Which cyclist is more valuable: the Tour de France victor or the world champion? For decades, fans and media alike have argued over questions of this nature. Unlike mainstream American sports, pro cycling does not award a Most Valuable Player prize to its greatest champions. Instead, that title has been determined by debates on the group ride, or at the pub.
In our annual Season Preview issue of VeloNews magazine, we were determined to rank the top 50 riders, male and female, based on their perceived value. We created a methodology that took into account race results, marketability, social following, teamwork, and other qualities. We then reached out to a group of experts to help us vote. We kept them anonymous to prevent personal relationships from swaying their votes. Our group of mystery voters included agents, team directors, Olympic champions, and even a grand tour winner or two. Their votes helped inform our final list, which was chosen by the VeloNews editorial team.
Did we get it right? It is up for debate — and that’s the point. Here are the pro women we ranked 21st-25th. Stay tuned for the rest of the rankings.
25. Arlenis Sierra (Astana)
Though her palmarès is short on big wins, Sierra’s story is what garners attention. Success on the UCI’s South American circuit in 2016 attracted attention from several big teams. The Cuban thrived in her first WorldTour season in 2017, taking a stage win and second overall at Setmana Valenciana, second at Trofeo Alfredo Binda, and third at the Tour of California.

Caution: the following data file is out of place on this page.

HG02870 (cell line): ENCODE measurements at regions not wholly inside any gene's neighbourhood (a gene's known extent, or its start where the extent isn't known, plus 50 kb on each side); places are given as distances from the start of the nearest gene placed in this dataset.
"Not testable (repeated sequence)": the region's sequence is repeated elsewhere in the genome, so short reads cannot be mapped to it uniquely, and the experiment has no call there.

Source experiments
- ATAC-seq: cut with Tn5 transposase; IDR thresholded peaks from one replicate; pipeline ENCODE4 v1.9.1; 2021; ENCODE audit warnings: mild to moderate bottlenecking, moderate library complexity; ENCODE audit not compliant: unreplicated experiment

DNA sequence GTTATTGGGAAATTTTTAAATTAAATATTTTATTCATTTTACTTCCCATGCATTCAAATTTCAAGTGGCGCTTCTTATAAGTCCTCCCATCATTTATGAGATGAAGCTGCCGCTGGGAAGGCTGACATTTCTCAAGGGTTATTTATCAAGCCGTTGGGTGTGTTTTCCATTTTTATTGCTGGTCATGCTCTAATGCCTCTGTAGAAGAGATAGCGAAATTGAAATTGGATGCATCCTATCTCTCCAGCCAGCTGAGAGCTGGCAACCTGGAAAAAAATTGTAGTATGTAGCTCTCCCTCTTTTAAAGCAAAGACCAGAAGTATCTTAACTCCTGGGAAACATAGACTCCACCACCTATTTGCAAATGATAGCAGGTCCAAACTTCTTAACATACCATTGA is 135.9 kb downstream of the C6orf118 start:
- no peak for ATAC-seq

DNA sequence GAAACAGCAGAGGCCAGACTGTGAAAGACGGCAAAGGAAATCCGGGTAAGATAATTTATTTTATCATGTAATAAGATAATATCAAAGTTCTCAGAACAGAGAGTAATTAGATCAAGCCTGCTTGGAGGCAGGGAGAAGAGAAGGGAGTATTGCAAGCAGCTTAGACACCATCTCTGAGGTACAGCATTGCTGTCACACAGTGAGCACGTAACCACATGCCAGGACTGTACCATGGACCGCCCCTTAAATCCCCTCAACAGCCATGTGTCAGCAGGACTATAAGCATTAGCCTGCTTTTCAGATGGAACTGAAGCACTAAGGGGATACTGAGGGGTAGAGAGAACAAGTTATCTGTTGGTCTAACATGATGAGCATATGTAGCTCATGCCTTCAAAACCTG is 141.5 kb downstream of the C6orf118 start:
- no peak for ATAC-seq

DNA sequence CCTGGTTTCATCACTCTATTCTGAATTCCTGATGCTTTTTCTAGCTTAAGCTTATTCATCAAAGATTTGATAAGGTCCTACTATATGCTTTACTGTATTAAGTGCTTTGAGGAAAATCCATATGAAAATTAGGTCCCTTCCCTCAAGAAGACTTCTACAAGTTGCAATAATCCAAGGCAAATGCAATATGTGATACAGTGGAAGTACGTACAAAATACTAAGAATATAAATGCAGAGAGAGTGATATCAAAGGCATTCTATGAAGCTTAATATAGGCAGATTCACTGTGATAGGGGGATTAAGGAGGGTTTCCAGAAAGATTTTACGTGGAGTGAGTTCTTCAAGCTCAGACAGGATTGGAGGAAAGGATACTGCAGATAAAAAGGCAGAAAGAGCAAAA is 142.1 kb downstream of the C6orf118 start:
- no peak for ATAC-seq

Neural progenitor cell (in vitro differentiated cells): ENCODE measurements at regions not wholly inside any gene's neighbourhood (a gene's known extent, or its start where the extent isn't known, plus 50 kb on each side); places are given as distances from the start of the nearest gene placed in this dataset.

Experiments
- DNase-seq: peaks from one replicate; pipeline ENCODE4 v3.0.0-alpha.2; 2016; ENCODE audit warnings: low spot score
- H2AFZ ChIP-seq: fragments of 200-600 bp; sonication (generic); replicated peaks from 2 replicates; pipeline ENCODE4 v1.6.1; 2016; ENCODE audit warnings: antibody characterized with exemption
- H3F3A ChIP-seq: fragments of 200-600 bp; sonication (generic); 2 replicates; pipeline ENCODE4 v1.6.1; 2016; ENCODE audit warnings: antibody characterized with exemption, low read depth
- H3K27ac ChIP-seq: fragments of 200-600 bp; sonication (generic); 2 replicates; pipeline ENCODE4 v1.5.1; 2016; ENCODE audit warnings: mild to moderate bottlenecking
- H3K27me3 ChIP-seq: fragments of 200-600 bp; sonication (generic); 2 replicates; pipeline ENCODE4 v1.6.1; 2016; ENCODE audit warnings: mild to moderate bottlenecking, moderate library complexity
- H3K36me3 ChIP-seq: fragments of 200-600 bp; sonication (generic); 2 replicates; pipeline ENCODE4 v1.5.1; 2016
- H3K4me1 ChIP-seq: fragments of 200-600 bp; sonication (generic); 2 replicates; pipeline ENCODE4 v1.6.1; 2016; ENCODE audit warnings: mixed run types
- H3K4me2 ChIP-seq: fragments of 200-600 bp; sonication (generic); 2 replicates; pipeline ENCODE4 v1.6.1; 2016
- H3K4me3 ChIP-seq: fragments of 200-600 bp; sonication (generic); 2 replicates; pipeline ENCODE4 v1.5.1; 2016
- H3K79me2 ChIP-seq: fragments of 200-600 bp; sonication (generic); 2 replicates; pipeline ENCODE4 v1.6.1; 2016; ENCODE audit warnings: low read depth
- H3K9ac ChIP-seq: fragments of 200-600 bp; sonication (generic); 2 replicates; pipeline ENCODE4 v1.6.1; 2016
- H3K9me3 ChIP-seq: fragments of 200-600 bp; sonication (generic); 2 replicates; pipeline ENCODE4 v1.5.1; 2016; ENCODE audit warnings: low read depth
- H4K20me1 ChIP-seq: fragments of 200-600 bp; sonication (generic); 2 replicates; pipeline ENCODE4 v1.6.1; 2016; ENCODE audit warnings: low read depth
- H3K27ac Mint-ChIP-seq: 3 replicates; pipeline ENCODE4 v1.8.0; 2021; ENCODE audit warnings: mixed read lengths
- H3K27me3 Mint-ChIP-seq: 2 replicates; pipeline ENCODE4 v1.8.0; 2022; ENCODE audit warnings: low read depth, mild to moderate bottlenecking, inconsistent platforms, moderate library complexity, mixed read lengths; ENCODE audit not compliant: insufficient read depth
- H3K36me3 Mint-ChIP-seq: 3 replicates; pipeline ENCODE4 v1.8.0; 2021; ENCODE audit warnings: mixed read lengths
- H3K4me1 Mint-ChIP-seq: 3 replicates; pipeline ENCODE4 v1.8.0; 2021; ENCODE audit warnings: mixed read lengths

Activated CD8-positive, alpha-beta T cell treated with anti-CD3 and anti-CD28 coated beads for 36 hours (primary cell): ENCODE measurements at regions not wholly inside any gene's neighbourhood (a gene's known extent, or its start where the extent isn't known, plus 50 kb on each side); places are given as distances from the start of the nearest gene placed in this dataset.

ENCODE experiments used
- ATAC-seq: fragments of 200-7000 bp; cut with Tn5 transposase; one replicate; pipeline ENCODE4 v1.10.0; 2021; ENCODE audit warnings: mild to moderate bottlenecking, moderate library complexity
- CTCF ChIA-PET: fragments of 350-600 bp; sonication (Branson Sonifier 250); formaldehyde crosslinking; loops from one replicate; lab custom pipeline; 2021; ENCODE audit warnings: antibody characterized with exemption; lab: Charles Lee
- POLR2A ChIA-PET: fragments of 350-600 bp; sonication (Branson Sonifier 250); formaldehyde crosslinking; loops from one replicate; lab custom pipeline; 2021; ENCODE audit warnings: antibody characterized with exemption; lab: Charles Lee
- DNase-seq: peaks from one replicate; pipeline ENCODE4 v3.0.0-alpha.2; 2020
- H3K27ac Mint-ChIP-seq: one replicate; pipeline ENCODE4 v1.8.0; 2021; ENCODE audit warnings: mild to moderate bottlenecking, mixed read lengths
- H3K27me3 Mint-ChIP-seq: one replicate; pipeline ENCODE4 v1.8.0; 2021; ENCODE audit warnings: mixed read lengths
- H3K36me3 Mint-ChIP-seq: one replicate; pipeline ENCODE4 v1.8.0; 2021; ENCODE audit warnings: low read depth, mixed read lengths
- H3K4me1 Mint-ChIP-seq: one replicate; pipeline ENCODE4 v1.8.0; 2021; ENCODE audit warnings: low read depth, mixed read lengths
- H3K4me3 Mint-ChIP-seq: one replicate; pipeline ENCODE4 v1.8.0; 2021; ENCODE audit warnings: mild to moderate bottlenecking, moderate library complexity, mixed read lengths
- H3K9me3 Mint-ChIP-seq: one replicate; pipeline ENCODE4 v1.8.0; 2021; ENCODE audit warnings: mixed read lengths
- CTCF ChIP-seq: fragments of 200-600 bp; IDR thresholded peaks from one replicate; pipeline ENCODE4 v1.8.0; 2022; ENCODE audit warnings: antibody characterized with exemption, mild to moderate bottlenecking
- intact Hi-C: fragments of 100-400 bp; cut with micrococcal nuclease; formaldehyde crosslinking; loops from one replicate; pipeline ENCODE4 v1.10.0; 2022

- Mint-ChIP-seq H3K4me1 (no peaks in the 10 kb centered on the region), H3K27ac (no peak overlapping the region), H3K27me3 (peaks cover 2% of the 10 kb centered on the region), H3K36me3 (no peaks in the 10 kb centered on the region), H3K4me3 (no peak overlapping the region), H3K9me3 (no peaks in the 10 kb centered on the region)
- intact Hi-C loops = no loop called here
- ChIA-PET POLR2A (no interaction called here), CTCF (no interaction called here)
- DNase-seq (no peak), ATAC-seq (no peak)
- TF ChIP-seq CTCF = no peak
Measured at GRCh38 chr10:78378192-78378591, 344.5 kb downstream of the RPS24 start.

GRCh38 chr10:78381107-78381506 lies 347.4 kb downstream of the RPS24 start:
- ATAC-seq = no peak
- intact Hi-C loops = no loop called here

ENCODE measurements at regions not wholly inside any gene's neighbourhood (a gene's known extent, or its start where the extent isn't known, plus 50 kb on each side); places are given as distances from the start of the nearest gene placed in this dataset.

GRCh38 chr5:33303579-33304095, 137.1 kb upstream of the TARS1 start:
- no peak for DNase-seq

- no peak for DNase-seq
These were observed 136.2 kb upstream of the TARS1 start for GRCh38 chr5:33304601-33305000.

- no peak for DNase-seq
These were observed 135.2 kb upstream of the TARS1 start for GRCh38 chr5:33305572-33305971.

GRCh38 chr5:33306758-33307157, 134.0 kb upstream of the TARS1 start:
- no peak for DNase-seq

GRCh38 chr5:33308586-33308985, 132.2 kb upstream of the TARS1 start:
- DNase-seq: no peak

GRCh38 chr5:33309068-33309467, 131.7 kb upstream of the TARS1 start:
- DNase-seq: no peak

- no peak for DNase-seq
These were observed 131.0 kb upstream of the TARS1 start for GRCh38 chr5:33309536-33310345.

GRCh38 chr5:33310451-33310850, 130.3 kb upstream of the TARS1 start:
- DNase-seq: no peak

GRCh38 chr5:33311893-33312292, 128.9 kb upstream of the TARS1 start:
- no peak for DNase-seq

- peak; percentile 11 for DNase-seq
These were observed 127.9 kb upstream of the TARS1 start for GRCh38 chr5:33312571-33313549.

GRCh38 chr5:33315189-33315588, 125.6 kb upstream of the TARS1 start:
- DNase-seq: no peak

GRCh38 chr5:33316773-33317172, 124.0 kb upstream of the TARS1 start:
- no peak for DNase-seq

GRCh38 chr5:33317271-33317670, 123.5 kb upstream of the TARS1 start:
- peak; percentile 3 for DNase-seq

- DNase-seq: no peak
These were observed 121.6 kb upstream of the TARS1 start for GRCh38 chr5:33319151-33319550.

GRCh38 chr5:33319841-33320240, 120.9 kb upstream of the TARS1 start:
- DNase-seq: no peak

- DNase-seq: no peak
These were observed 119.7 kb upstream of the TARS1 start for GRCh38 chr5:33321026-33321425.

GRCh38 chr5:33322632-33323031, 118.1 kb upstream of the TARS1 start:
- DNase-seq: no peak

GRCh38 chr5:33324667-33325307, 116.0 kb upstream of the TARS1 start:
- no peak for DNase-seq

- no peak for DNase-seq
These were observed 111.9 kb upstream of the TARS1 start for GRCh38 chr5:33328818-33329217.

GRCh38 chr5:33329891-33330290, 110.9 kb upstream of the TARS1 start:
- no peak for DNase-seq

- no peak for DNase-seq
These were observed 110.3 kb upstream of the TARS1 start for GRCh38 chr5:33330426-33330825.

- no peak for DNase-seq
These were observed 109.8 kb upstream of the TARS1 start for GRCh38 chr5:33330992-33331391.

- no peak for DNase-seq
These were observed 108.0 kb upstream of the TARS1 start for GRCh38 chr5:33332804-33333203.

24. Cecilie Uttrup Ludwig (Cervelo-Bigla)
At 22, Uttrup-Ludwig is a rising star of Danish cycling. The two-time national time trial champion finished first overall in the youth classification at the Giro Rosa and Setmana Valenciana. She took the Women’s WorldTour youth classification overall. While she considers herself a climber, she was third to Coryn Rivera at Alfredo Binda.
23. Kirsten Wild (Wiggle-High5)
A staple at the top of the women’s peloton since 2006, Wild remains one of the most powerful riders in the bunch. Her 70 professional career wins on the road are just the start. She is also a prolific track competitor, having secured six world championship medals in her career, including gold in the scratch race in 2015. In the last two years, she has won four Women’s WorldTour races.
22. Ruth Winder (Sunweb)
Winder had a breakthrough season in 2017 with UnitedHealthcare. She placed second behind Annemiek Van Vleuten at the Cadel Evans Road Race. She was instrumental in helping teammate Katie Hall come one second shy of winning the Tour of California. Her aggressive style caught the attention of Team Sunweb for 2018.
21. Hannah Barnes (Canyon-SRAM)
Hannah Barnes is on the rise. Her stage win at the Giro Rosa and her third place overall at the OVO Energy Women’s Tour in 2017 speak to her rapid ascent. Still, she’s not on everyone’s radar. Our judges had mixed reviews: she landed as high as 15th, but didn’t make some lists. Her social media following tops that of riders several tiers higher.